“There is so much to learn from people going through hard times, and there is so much to learn from being there to help them,” said Tomás Alvarez-Perez ’22, who spent the summer working remotely for the Richmond (Va.) Public Defender’s Office as an intern through the Shepherd Higher Education Consortium on Poverty (SHECP).
SHECP is a collaboration among 26 colleges and universities to integrate classroom study of poverty with internships and co-curricular activities. It facilitates finding internships based on interests, puts together discussion groups of students doing similar work, and organizes talks for the students. The Levitt Center and COOP fund and help administer the SHECP internships.
Alvarez-Perez’s work exposed him to various aspects of the judicial system. His duties included writing record synopses, communicating with nonprofit organizations, researching the effects of long-term incarceration, translating documents into Spanish, and speaking with clients’ relatives to further develop client cases. As a public defense intern, he helped build legal cases for those who do not have the resources to otherwise do so.
Majors: Economics, Hispanic Studies
Hometown: Miami, Fla.
High school: School for Advanced Studies, Homestead, Fla.
Alvarez-Perez’s interest in law and public service stems from reflections on his youth and those around him. “I’m Cuban, and I came from Cuba when I was 13,” he said. “I visited two years ago, for the first time in five years, and saw a lot of poverty. I was very overwhelmed by it. I was left thinking what could I do and how could I prepare myself to eventually one day go back and help people, and I think SHECP was a really good opportunity for me to start that journey.”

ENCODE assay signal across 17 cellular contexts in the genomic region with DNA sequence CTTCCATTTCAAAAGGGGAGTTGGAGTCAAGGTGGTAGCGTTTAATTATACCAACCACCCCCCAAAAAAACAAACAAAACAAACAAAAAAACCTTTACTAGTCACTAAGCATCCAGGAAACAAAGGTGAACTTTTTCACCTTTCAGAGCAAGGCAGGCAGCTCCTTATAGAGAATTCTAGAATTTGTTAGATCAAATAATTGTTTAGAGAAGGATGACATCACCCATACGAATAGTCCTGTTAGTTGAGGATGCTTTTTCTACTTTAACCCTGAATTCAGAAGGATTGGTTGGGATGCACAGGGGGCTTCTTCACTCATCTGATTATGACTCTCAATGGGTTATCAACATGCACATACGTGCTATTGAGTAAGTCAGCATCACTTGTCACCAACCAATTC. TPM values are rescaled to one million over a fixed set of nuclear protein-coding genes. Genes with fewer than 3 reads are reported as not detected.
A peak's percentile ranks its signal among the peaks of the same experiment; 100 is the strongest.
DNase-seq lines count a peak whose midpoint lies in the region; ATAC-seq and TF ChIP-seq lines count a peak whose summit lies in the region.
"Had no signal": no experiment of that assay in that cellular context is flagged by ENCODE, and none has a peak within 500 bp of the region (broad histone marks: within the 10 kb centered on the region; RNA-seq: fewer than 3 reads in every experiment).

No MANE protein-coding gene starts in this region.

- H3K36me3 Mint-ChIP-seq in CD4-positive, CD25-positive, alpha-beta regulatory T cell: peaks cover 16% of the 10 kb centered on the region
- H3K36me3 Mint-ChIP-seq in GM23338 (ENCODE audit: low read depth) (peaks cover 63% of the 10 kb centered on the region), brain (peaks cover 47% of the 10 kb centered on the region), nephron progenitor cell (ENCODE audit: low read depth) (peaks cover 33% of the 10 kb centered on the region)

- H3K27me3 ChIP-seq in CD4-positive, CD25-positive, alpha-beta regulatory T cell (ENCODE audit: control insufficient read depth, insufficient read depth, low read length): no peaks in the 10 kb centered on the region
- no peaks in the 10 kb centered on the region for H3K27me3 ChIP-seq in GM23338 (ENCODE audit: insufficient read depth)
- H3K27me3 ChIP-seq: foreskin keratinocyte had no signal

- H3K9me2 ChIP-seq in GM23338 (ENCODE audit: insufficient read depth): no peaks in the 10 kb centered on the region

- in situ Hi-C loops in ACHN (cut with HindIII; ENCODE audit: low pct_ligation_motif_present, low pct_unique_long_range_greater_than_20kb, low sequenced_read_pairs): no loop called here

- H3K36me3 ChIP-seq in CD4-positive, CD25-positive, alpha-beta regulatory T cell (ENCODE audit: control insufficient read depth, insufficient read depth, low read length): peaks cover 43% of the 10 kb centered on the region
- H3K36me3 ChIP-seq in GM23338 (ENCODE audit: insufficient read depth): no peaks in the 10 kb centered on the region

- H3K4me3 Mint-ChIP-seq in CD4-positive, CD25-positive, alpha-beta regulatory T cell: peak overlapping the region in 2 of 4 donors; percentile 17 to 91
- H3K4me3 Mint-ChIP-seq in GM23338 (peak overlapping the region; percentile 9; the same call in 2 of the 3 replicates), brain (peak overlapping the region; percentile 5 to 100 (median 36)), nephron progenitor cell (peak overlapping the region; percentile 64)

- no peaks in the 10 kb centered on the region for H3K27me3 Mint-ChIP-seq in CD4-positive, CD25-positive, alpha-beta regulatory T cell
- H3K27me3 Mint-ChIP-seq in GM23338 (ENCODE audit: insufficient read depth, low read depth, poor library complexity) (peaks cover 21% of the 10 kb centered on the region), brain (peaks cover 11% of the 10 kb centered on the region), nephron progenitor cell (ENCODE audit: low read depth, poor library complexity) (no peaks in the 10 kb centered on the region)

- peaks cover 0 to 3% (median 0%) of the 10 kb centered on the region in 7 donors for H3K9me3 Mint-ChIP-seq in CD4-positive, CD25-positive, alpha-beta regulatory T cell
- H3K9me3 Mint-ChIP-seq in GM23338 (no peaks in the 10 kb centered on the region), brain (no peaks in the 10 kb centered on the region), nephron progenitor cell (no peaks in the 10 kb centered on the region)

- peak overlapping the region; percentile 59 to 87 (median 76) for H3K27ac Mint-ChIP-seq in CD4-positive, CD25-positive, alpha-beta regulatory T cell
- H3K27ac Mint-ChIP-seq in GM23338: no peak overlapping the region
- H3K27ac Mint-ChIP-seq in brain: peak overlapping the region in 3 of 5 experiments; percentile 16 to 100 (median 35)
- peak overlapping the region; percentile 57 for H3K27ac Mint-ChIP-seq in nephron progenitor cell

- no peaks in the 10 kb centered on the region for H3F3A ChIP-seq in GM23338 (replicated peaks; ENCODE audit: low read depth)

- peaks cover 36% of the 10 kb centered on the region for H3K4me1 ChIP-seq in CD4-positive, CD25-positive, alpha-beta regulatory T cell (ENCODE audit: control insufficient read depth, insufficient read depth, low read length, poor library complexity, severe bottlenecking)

Through both the Public Defender’s Office and SHECP’s programming, Alvarez-Perez has met other public defenders, nonprofit workers, police officers, prosecutors, and judges. “You definitely got to see the whole side of the story and how everyone got to interact with each other in Richmond,” he said.
Alvarez-Perez helped represent a variety of clients, from protesters tearing down Confederate statues in Virginia to a white supremacist. Most recently, he worked on a case involving an immigrant family and their son, translating information and getting to know their history and current situation. “It’s very inspiring, and it’s a very good learning experience,” he said.
The past few months revealed to Alvarez-Perez the extent to which many clients facing charges also struggle with untreated conditions. He noted that often clients come in with histories of childhood trauma or mental illness but have never received support. In addition, numerous people grapple with opioid addiction and look to the Public Defender’s Office for aid. “[The job] was very eye-opening because the general perspective of people who commit crimes is ‘Oh, it’s their responsibility,’ ... but really it was people like you or me.”
Alvarez-Perez has spent the summer learning from those he aims to help. And though he is still considering how he plans to contribute to the world post-Hamilton, he feels even more committed to assisting impoverished communities and doing the necessary social work to empower those around him.